It was a watery “Swiss ikat”, looking for all the world like the delicately-patterned silks of Central Asia. A looming rock face reflected in the Oechsinensee, a jewel of a lake nestled in a tiny valley above Kandersteg in the Berner Oberland. It was also the vista Tom and I shared with a small herd of Swiss cows as they made their way up to summer pastures last week. The cows’ march to higher ground (actually it’s more like a trot) is a Swiss tradition, through and through.

In mid-June, following a published schedule, dairy farmers all over Switzerland take their animals up to munch on herbs and alpine grass, and they stay there for twelve weeks. Summer in mountain pastures, coupled with a diet of pure grass and flowers, is what gives Alpkäse its name. The ritual and use of traditional methods for making the cheese right there on the mountain authenticates the process.

I’d been invited to walk up with the cows for a farmer’s brunch with two families who pasture their animals together over the summer. We would gather around a homey wooden table in a simple chalet on the mountainside, after the herd arrived and grazing in pastures overlooking the lake.

It would be another day—two milking sessions—before the making of Mutchli, a semi-hard cheese, could begin. This fresh cheese, which can be aged for up to three months, is smooth, with a fresh bite. It can be slightly salty and lightly sour in flavor, or sweet, depending on the grasses consumed on the alp. Alpkäse, a hard cheese that ages much like Parmesan, will be made later, after the cows are acclimated to their mountain diet.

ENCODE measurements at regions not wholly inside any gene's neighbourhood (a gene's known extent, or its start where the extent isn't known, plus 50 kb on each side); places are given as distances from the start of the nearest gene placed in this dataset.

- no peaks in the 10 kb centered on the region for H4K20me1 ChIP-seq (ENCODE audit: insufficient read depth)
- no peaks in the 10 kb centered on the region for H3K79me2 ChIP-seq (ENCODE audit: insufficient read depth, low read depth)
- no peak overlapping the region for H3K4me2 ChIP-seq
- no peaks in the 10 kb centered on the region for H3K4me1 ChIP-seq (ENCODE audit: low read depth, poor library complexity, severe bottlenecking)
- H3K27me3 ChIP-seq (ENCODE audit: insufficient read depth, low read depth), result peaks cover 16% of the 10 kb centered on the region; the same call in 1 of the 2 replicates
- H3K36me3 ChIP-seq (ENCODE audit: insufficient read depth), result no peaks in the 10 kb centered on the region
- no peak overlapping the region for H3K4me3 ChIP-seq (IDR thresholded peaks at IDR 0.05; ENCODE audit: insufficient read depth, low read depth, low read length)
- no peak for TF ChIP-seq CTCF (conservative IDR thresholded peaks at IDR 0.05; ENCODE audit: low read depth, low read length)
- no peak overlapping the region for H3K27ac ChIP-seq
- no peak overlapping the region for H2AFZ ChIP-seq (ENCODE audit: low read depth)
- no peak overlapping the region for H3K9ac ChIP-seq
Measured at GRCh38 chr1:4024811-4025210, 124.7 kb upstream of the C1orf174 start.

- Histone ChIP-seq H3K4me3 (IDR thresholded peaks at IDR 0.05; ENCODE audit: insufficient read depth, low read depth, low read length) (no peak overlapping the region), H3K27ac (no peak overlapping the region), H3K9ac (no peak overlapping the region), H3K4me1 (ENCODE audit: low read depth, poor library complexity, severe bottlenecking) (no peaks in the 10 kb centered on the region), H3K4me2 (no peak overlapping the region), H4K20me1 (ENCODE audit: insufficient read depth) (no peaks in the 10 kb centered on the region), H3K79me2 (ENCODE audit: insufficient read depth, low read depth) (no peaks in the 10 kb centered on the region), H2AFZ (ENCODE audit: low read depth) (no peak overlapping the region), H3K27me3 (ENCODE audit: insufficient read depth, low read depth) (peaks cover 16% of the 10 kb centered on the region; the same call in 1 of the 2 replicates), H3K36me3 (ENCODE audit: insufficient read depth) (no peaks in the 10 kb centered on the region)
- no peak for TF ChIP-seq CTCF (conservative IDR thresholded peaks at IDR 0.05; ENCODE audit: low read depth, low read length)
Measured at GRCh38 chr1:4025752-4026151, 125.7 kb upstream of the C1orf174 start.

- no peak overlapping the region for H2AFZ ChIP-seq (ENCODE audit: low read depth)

My host Bethli started the walk up to the hut a bit early with a friend, to prepare the food, and I joined them. Along the way, the two made sure I took note of mountain flowers scattered on grassy knolls and around rocky outcroppings: mountains lilies, forget-me-nots, and daisies were all around us. Their cows were headed for a feast of the first order.

Our first order of business was to start a fire in the wood-burning stove, in order to heat water for coffee and tea. After that was done, it was time to lay the table laid with sliced meats and Bethli’s homemade Zopf, butter and jam (yes, she made all three and toted them up the mountain  in her backpack). All set, we stepped outside to admire the view.


It wasn’t long until the first cows rounded a bend below. Standing next to me, Bethli burst into a soft yodel (!). As the cows headed up toward us, she began to sing a Swiss mountain song—this was a family tradition with its own rituals, and I was privileged to be a part of it.

This summer I’m learning firsthand about making Mutchli and Alpkäse, and life on a Swiss alp. Bethli has already shared her recipe for making Quark. The trick will be to understand her instructions for trimming the portions down, since the recipe calls for 50 liters (!) of whole milk.



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